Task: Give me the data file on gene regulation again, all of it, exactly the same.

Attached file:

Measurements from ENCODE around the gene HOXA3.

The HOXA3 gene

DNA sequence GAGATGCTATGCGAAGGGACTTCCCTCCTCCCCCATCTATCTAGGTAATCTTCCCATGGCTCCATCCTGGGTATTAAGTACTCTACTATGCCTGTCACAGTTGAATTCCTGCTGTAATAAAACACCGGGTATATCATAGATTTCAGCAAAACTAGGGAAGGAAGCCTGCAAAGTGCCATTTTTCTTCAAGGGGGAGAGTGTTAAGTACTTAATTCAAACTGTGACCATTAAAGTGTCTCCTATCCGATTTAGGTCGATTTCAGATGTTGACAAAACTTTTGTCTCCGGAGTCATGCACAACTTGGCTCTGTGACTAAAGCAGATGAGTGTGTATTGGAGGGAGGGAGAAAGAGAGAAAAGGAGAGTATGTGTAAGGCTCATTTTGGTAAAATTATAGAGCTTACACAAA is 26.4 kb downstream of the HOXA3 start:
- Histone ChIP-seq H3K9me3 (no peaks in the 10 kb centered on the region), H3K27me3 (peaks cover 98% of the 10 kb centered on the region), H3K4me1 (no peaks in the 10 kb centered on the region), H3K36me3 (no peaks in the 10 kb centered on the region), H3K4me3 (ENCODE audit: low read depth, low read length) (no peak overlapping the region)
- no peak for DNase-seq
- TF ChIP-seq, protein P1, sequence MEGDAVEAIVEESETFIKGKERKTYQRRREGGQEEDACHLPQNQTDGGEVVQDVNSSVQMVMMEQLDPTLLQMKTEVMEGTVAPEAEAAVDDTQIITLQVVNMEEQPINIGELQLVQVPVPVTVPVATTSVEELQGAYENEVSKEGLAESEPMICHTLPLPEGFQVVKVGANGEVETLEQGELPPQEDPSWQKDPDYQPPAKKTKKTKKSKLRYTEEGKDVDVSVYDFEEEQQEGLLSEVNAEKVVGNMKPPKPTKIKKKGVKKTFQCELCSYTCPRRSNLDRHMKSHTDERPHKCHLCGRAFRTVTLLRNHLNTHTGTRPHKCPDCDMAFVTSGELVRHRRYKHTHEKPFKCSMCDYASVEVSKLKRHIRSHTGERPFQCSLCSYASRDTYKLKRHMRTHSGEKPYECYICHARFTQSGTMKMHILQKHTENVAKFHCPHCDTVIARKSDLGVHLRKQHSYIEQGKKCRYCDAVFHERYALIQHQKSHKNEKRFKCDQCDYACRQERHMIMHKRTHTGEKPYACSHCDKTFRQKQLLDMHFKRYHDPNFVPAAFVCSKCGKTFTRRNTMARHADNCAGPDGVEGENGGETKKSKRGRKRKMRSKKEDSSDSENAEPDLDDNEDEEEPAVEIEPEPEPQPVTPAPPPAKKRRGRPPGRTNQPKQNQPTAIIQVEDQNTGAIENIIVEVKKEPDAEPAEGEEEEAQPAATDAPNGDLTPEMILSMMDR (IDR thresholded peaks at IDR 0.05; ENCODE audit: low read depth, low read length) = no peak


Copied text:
Measurements from ENCODE around the gene HOXA3.

The HOXA3 gene

DNA sequence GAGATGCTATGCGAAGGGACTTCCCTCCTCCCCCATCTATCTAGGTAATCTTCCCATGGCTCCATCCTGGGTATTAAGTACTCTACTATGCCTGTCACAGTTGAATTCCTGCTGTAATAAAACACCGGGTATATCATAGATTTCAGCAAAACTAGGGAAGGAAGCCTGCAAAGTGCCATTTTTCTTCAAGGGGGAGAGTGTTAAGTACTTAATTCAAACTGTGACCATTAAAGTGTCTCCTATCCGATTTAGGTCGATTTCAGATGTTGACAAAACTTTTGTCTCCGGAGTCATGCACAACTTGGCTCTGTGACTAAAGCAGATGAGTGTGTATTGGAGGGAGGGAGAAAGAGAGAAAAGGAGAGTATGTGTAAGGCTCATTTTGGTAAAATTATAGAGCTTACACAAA is 26.4 kb downstream of the HOXA3 start:
- Histone ChIP-seq H3K9me3 (no peaks in the 10 kb centered on the region), H3K27me3 (peaks cover 98% of the 10 kb centered on the region), H3K4me1 (no peaks in the 10 kb centered on the region), H3K36me3 (no peaks in the 10 kb centered on the region), H3K4me3 (ENCODE audit: low read depth, low read length) (no peak overlapping the region)
- no peak for DNase-seq
- TF ChIP-seq, protein P1, sequence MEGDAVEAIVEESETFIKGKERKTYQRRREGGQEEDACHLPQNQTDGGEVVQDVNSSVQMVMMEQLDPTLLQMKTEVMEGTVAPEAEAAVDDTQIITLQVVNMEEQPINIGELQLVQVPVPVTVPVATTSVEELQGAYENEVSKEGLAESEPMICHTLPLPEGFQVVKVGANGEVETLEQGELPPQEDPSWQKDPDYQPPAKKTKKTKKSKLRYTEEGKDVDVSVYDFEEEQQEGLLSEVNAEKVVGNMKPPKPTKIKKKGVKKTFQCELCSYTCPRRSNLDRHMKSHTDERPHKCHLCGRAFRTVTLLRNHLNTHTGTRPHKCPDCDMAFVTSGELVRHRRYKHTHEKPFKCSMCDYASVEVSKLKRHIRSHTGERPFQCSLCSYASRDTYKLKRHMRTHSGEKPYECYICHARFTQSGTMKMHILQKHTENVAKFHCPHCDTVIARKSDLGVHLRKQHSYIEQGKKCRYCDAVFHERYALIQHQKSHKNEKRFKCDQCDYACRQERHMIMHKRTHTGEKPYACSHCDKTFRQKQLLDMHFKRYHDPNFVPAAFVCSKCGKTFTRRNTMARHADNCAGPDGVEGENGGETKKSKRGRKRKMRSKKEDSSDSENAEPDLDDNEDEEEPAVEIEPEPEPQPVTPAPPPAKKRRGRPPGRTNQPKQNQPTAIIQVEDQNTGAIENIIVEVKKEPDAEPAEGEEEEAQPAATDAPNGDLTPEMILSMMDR (IDR thresholded peaks at IDR 0.05; ENCODE audit: low read depth, low read length) = no peak